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Mormons Could Shape Nevada Caucuses, Even Absent Romney

George Frey/Getty Images

The Church of Jesus Christ of Latter-day Saints Salt Lake temple in Salt Lake City.

LAS VEGAS (AP) — Nevada's influential Mormons weren't taken for granted in the campaign for the state's Republican presidential caucuses Tuesday.

Members of the Church of Jesus Christ of Latter-day Saints only account for 4 percent to 5 percent of the population in Nevada, where the first white settlers were Mormon and the faith's bastion sits across the state line in Utah. But they are apt to turn out and made up about a quarter of the electorate in the 2012 GOP caucuses won by Mitt Romney, a Mormon, according to voter surveys.

They were expected to wield an outsized influence Tuesday after some prodding from the pulpit and after influential Mormons in the state took sides, mostly for Florida Sen. Marco Rubio. Lt. Gov. Mark Hutchison, an active member of the church, is chairman of Rubio's Nevada campaign.

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Rubio was part of the church for a few childhood years when he lived in Las Vegas and has relatives who still belong. One, Mo Denis, a state senator, is his cousin.

Rubio now is a practicing Roman Catholic and his supporters say he shares a religious commitment and values that transcend denominational barriers.

Ted Cruz, too, played for Mormon support, particularly to a subset of conservatives most concerned that changes on the Supreme Court could erase religious liberties. He often campaigned with conservative broadcaster Glenn Beck, a Mormon, who introduced Cruz at a weekend rally in Henderson with a half-hour speech warning that people of faith need to rise up because "the Constitution is hanging by a thread."

"That is really one of our catch phrases," said Helen LeBrett, 57, a Mormon who came from Healdsburg, California, to help Cruz in the Nevada campaign. "It's supposed to be a prophecy, and I really feel like we're living in the middle of it."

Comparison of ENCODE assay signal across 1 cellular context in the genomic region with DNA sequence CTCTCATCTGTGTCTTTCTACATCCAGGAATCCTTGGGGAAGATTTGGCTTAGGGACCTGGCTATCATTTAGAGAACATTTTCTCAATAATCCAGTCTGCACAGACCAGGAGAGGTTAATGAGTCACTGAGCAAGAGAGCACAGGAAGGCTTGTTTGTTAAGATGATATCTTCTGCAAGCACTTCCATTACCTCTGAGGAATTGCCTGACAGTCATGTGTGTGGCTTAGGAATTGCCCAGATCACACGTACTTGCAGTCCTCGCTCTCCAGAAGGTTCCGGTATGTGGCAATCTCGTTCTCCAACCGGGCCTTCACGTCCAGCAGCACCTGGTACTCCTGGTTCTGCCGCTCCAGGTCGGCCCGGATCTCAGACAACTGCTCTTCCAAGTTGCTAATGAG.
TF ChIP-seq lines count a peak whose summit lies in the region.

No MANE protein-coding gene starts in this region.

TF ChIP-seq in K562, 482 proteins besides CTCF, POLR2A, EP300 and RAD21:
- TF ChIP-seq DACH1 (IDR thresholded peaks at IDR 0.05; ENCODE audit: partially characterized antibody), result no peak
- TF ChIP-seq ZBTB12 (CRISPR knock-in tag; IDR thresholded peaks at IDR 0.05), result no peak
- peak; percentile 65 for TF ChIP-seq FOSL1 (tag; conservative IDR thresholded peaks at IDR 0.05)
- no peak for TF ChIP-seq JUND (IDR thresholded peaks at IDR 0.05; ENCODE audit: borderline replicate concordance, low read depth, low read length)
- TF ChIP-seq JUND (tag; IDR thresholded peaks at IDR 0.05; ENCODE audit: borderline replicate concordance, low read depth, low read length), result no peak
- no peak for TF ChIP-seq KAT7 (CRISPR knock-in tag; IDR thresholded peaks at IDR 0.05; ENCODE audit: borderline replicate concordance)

The galvanized Mormon vote that was a notable part of Romney's Nevada caucus wins in 2008 and 2012 was expected to split among several candidates. But locking in support of dependable Mormon voters remains a prize in a low-turnout caucus where only about 33,000 participated in 2012.

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Campaigns, most notably Rubio's, heightened their credibility by placing Mormon elected officials at the top of their Nevada operations. Donald Trump, the national front-runner, did not have as visible an outreach to Nevada Mormons. In heavily Mormon Utah, however, his campaign announced endorsements from four legislators.

After Jeb Bush dropped out on Saturday, his most prominent Nevada Mormon supporters, U.S. Sen. Dean Heller and Republican Assembly Majority Leader Paul Anderson, endorsed Rubio. So did others in the state.

Such endorsements could steer votes in the close-knit Mormon community toward Rubio.

As David Wray, a Mormon who was a field director for the Ben Carson campaign, put it: "Mormons, as with any faith where there's any one person who's respected, might say, 'Oh he's a lieutenant governor and he knows a lot about our faith and values. We should look at that candidate as well.'"

And at a simpler level, the caucus structure thrives off the church's organizational sophistication.

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The church encourages "family home evenings," or activities among families once a week, and is divided into "wards" based on geography. Wray said that in a volunteer capacity he organized several caucus training sessions for youth groups and "singles wards" made up of young Mormon singles.

Such arrangements provide for a family home evening as well as a way to address the spiritual obligation Mormons feel to shape the political process.

According to a biography, Rubio as a child converted to the church with enthusiasm, as did his mother and his sister, Veronica. As an adolescent or young teen, though, he persuaded them to re-embrace Catholicism, Manuel Roig-Franzia wrote in "The Rise of Marco Rubio." He wrote in the 2012 book that Rubio and his family members never asked for their names to be removed from the church's rolls, meaning they may still be counted as Mormons by the church.